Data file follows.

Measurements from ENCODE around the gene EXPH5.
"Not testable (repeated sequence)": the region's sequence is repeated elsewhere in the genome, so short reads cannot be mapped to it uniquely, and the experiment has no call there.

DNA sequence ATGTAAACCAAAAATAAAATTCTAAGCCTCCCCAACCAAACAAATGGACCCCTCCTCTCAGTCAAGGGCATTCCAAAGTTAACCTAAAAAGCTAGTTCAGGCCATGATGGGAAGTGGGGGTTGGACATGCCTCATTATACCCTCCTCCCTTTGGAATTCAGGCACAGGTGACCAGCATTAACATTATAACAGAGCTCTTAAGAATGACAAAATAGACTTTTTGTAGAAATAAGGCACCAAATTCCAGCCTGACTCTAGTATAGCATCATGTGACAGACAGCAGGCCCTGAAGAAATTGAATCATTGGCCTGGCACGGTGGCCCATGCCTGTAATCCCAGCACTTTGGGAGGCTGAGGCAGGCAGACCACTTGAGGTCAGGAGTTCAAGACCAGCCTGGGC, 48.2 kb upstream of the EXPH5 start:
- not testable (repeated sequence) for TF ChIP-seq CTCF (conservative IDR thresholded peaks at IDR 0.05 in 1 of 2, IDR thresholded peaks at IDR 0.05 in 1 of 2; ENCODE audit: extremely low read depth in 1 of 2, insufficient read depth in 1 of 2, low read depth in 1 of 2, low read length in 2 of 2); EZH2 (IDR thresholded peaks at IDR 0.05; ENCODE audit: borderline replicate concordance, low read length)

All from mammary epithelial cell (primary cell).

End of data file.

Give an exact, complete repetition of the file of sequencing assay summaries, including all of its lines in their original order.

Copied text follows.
Measurements from ENCODE around the gene EXPH5.
"Not testable (repeated sequence)": the region's sequence is repeated elsewhere in the genome, so short reads cannot be mapped to it uniquely, and the experiment has no call there.

DNA sequence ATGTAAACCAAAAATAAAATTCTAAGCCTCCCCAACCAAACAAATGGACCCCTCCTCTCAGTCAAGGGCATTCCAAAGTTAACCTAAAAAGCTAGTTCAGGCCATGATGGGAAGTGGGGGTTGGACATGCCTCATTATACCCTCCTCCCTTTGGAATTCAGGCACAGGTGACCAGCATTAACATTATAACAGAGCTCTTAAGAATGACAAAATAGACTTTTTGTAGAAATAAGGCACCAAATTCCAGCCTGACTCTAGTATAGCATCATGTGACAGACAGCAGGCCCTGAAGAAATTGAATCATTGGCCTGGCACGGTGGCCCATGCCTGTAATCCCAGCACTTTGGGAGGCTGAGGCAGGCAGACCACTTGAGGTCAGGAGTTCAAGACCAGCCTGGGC, 48.2 kb upstream of the EXPH5 start:
- not testable (repeated sequence) for TF ChIP-seq CTCF (conservative IDR thresholded peaks at IDR 0.05 in 1 of 2, IDR thresholded peaks at IDR 0.05 in 1 of 2; ENCODE audit: extremely low read depth in 1 of 2, insufficient read depth in 1 of 2, low read depth in 1 of 2, low read length in 2 of 2); EZH2 (IDR thresholded peaks at IDR 0.05; ENCODE audit: borderline replicate concordance, low read length)

All from mammary epithelial cell (primary cell).